With such a dramatic increase in cost, what are the benefits to purchasing a diecast Hot Toys figure over a standard release? There are several reasons that Hot Toys collectors tend to lean towards camp diecast with the first being the durability of the figure. For most diecast Hot Toys figures, a good portion of the internal components are also made of diecast versus a more fragile plastic. This durability comes in real handy if you are a sixth scale figure collector who prefers to pose your figures in non-museum poses and you like to change your poses more frequently, often including more “extreme” poses in your display. The diecast joints and internal parts mean that your figures points of articulation are less likely to wear out or become weak over time.

Many sixth scale figure collectors have mentioned that the weight of the diecast Hot Toys figures makes them feel more robust (or study) and as a result they can justify the added cost. While it is true that when you pick up a diecast Iron Man figure it has a significant weight over the plastic counterpart – is that something you are going to notice on a regular basis with this item on display on your shelf? Although the design and aesthetic of the diecast release may have been slightly tweaked or improved on with new technology or methods that’s not to say that the original plastic versions of these figures are any less accurate. If screen accuracy is what’s important to you and you are not caught up in the “feel” of the figure then maybe it’s a good idea to save some cash and opt for the original releases.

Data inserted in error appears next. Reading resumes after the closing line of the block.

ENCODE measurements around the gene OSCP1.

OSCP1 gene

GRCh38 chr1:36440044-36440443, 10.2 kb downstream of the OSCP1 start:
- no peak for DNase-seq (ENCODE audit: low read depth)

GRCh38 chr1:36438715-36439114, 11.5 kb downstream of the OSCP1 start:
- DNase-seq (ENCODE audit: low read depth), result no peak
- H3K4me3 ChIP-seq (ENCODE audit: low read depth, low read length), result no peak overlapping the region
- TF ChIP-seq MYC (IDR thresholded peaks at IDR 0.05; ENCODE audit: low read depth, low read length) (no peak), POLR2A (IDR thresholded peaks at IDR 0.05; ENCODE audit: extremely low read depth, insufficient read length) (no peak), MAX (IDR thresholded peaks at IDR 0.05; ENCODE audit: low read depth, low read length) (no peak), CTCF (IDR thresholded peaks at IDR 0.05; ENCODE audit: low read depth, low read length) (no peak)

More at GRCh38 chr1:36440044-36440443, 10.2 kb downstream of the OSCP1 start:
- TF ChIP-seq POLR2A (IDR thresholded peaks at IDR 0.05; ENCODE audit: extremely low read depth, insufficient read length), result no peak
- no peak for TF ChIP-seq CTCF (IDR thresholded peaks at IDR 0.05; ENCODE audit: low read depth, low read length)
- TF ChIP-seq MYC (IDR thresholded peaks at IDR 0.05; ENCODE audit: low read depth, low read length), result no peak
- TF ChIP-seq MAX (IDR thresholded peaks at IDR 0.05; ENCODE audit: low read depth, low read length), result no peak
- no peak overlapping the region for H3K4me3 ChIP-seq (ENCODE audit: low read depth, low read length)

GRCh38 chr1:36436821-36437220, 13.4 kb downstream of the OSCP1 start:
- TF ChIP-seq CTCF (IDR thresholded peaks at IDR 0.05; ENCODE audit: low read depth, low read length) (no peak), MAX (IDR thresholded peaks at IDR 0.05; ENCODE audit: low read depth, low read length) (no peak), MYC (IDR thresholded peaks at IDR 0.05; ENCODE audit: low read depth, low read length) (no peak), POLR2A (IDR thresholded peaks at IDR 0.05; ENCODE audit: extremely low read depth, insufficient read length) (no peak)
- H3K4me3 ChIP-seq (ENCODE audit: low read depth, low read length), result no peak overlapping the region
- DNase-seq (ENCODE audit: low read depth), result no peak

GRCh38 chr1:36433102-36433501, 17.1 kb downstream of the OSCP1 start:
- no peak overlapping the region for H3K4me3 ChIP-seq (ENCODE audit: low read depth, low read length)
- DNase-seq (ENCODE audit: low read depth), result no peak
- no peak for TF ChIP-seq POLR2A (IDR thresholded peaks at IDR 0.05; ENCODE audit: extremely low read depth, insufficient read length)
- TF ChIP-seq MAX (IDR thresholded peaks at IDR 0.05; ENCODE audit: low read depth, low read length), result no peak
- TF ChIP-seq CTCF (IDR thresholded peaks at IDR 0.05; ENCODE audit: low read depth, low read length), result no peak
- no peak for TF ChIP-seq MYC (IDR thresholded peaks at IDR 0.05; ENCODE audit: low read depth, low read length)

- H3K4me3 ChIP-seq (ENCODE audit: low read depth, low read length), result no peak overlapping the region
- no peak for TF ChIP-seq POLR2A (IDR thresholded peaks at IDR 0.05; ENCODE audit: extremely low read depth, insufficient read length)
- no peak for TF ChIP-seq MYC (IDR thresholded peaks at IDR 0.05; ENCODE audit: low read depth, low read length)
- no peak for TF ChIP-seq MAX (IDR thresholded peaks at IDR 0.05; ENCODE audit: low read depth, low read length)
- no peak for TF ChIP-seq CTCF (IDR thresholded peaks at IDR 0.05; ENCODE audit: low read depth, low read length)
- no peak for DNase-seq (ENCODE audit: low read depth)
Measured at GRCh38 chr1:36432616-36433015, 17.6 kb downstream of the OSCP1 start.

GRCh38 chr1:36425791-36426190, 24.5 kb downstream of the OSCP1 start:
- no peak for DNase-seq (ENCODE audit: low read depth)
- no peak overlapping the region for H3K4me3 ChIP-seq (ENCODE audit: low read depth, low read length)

Iron Man Hot Toys collection photo courtesy of user @rocbolt on the SideshowFreaks forum

Another thing to note for diecast figures is that because they are a lot heavier in overall weight sometimes achieving certain action poses using the included dynamic figure stands that come packed with Hot Toys is quite difficult. For example, it might be tougher to achieve an “in-flight” pose for Iron Man because of the weight of the diecast figure where the plastic one is much lighter and therefore it’s a lot easier to distribute the weight in dynamic poses. With enough effort though you can achieve the same poses with both regular and diecast Iron Man Hot Toys figures.

At the end of the day the plastic vs diecast discussion is really a matter of budget and preference for the individual Hot Toys collector. Some people will always prefer the beefy, expensive diecast option and others will opt for the more affordable plastic option. That’s the beauty of the hobby: you can just collect what you love – who cares what other collectors are picking up. Collect what makes you happy. Sound off in the comments: let’s hear which one you guys and gals prefer: plastic or diecast Hot Toys figures?